I missed the brown donegal from last year and can hardly get over it (;-)
Any chance of finding one anywhere ? Is it definitely not going to restock ?
Although i am a big fan of herringbone, i lean towards browns much more than greys.
And thanks for your enlighting posts as always. I own a kaki Chino from the real mccoys and love them. Quality and feel are amazing and get better with wear.

Andrew Eckhardt

Very excited to hear that the new model will be in a grey herringbone! I’m sure you have plenty of input already, but I’d prefer a heavier fabric to a lighter one.

Darryl

Whilst recognising that there are clearly a lot of readers to whom chinos are important, I personaly find it very difficult to get excited about them. To me they seem the most pedestrian and least interesting trousers this side of jogger bottoms! Too ‘petty corporate’, perhaps too puritan. Nevertheless another comprehensive review in what is always an interesting read.

MBB355

Interesting comment from Darryl but I agree with Simon. I’m increasingly drawn to chinos. To be sure, I associate some chinos with “petty corporate”–mainly those from J Crew or Banana Republic (I don’t mean to be disparaging, but that’s the association I draw). But high-quality, well-cut chinos are another beast entirely. They’re probably the most versatile pant around. They tone down a tailored outfit without sacrificing too much elegance, since a well-cut chino will still drape and move beautifully. They’re a useful spring/summer analogue to flannels, as frescos can sometimes be a little too smart, sharp, and crisp, which makes them less charming than flannels and chinos. And chinos are a great denim alternative. They’re just a little smarter and more interesting than jeans (particularly when chinos take on that washed, worn patina), making you look just a little more put-together and well-dressed. And they look great with canvas sneakers. Interestingly, I don’t like canvas sneakers with jeans–I prefer to offset the casual-ness of jeans with a slightly smarter shoe like a suede loafer or chukka. But with chinos, I prefer “grounding” the outfit with casual canvas sneakers. (I recognize my discussion may be equivocating between “chinos” and “cotton trousers”–that’s because there’s ambiguity there and, as this article illustrates, the line between the two isn’t always clear. Still, I mean to endorse both).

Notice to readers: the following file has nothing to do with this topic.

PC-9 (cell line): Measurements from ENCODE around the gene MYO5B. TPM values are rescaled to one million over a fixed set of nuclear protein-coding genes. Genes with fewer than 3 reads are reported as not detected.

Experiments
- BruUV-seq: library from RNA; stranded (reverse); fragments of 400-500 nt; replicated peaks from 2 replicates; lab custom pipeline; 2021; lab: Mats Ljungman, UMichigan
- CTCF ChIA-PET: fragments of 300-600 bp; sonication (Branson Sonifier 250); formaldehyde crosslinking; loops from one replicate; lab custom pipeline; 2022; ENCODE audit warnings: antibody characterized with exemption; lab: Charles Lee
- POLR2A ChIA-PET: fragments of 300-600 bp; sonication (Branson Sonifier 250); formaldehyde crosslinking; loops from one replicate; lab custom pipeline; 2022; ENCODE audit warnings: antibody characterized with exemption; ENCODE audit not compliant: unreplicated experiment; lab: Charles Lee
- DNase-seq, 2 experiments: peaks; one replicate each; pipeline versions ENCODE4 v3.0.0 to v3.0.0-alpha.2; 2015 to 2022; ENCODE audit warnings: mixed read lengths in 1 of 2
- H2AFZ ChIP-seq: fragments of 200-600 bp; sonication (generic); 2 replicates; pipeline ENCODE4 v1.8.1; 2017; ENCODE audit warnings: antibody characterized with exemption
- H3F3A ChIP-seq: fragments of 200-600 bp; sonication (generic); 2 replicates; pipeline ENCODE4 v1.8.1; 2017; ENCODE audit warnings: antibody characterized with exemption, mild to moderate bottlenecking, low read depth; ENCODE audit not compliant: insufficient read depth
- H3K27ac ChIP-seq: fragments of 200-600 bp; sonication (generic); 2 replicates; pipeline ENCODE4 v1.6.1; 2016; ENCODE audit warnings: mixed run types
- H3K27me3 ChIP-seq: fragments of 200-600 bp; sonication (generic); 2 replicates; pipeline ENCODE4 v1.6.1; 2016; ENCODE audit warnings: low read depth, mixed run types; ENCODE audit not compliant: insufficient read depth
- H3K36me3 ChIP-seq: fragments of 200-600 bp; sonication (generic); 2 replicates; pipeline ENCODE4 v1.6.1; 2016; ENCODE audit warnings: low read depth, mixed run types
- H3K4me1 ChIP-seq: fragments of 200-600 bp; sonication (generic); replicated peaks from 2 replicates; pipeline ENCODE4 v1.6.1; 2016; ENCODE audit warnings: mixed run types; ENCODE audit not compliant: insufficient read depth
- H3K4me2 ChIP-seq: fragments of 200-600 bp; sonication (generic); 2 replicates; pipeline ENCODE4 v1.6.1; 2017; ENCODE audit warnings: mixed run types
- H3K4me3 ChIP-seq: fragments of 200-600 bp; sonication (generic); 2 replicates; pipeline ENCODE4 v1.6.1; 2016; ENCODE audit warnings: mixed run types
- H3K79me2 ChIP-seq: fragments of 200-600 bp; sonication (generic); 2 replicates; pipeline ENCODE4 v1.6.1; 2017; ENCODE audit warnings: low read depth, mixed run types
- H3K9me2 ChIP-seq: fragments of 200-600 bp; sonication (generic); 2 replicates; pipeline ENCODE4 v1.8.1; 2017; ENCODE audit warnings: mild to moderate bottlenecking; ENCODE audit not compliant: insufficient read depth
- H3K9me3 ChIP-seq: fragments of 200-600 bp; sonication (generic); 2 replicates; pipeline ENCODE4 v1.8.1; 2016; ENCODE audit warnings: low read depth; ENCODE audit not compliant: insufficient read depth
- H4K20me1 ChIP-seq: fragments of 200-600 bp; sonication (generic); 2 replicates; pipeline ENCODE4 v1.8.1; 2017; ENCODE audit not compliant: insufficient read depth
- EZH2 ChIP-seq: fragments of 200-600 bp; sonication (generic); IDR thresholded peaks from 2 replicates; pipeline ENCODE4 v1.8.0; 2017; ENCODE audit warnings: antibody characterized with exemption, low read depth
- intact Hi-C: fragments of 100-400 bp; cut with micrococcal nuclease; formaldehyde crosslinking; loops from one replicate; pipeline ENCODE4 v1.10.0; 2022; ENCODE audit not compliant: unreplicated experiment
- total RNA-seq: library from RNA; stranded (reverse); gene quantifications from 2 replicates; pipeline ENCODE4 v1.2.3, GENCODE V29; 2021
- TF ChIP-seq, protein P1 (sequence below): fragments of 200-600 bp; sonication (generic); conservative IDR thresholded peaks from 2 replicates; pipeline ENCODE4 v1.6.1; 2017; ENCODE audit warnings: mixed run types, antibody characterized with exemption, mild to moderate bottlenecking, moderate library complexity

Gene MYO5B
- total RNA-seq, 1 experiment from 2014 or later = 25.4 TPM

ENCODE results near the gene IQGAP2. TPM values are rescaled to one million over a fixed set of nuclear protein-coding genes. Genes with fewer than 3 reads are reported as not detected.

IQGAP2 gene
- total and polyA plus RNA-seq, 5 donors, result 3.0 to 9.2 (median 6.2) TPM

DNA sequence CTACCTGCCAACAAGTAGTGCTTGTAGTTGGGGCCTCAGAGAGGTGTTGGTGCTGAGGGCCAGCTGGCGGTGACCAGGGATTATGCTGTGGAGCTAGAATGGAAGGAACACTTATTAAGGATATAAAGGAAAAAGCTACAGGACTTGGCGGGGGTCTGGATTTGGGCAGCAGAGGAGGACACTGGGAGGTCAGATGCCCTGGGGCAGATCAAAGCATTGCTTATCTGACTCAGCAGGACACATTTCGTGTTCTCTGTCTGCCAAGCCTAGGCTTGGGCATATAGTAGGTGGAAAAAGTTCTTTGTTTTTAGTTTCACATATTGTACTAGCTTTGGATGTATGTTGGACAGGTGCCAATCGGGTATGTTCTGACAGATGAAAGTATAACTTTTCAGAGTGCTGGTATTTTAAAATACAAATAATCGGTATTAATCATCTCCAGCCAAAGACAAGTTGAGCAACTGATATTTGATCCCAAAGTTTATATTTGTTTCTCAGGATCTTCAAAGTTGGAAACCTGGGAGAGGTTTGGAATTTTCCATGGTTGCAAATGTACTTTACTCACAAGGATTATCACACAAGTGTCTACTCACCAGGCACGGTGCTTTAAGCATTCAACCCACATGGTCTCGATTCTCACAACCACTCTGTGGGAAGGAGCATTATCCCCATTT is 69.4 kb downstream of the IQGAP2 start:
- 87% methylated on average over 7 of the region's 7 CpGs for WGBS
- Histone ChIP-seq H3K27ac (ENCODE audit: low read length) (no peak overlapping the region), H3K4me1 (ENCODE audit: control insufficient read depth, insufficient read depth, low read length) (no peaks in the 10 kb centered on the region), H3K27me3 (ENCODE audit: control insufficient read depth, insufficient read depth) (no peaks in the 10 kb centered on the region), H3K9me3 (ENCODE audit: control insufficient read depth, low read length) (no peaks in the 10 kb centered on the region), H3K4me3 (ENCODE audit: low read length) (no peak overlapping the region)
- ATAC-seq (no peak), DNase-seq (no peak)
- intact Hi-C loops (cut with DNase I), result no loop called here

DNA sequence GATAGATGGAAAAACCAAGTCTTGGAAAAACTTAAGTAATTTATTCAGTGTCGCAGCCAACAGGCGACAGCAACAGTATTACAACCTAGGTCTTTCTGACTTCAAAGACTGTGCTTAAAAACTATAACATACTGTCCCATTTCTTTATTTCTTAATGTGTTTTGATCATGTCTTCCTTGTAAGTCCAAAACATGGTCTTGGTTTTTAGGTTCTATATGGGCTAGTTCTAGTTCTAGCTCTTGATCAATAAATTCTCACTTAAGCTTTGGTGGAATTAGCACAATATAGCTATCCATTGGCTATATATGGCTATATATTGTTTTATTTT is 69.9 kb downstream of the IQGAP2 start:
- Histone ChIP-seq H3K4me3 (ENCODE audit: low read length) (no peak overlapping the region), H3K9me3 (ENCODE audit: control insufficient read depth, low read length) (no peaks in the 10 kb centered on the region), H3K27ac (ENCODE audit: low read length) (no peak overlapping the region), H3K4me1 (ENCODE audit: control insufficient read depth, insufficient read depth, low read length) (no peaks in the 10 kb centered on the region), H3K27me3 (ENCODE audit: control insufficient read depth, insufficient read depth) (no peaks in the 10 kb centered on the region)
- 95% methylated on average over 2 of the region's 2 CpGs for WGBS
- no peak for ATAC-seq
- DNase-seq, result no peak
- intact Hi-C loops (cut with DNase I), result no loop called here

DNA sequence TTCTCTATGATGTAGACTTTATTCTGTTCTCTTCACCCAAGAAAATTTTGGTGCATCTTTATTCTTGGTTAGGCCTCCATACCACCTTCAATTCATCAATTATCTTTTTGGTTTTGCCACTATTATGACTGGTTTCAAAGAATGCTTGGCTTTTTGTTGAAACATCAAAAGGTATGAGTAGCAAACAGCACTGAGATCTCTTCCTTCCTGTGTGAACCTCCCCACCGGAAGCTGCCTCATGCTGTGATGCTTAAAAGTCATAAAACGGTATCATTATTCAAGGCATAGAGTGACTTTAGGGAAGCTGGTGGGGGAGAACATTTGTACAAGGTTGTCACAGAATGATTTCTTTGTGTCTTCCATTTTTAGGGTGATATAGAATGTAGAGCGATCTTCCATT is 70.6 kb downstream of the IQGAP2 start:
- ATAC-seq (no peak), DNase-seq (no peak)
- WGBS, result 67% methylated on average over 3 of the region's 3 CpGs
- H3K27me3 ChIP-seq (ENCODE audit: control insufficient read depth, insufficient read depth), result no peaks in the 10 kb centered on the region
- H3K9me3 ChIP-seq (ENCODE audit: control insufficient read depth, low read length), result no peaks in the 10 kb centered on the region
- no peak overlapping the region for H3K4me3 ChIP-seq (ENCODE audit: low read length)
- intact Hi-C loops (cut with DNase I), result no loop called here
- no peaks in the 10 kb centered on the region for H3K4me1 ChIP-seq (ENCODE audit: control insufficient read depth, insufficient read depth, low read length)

All of that is to say, there’s much to love about chinos, including this chino series on PS.

Peter O

Cordings, New & Lingwood and Charles Tyrwhitt etc. in London for example are not American and feature as casual trousers chinos, so I don’t understand the objection? Or is the objection based on Savile Row, bespoke horizon?

Andrew Hughes

Hi Simon,
I have two pairs of the Joe McCoy chinos and as you mentioned they are expensive but worth the investment. I have had lots of compliments about them.
Regards,
Andrew

Rodrigo

Interestingly, seems like Mr Porter now carries a small selection of The Real Mccoy’s as well. This A2 jacket in suede should prove popular, as it’s arguably more versatile than their normal horsehide version.

https://www.mrporter.com/en-gb/mens/product/the-real-mccoys/clothing/leather-jackets/type-a-2-suede-jacket/11452292646805281

Anonymous

Did you hem them or just roll up ? I have a pair and have double rolled until now… I think it is too alte to hem as there is a bit of a line on the rolls!

Chris K

Another insightful review Simon, much appreciated.

Having just invested in a couple of pairs of Black Horse Lane chinos, your comments regarding feeling more everyday in the case of this offering from The Real McCoy’s resonated with me. Something about the mid-rise and slightly slimmer leg does achieve this, also the case on the BHLA ones (I’m sure you’ll attest). Which at first, I was left longing a bit for the higher rise, wider leg I was used to seeing from the likes of the Armoury etc. but in reality, I find these easier to wear across the board, without feeling I’m coming to close to playing military dress up (much as I appreciate the more traditional style, I’m just aiming for versatility). Particularly when I’m really aiming for a capsule wardrobe as such. I just want well made, robust chinos that outside of a jacket, can wear with pretty much anything. Whether that’s with a leather bomber, a Valstarino, denim jacket, an overshirt, or with a beautiful raglan, which you have beautifully demonstrated here. And on that note.

Of course I have to ask about the Raglan, given how you’ve very smoothly dropped the hint in this post. Over the past 3 years, I’ve told myself every time I’m going to invest but this year I’m committing. The grey looks fantastic, and very versatile but of course my question is, is it as versatile as last years brown? I know I’m jumping the gun a bit here, but you’ve got me asking questions already. The only tricky situation I can see, is of course grey flannel trousers. Outside that, no issues. And I’m sure you may present an argument to counter that.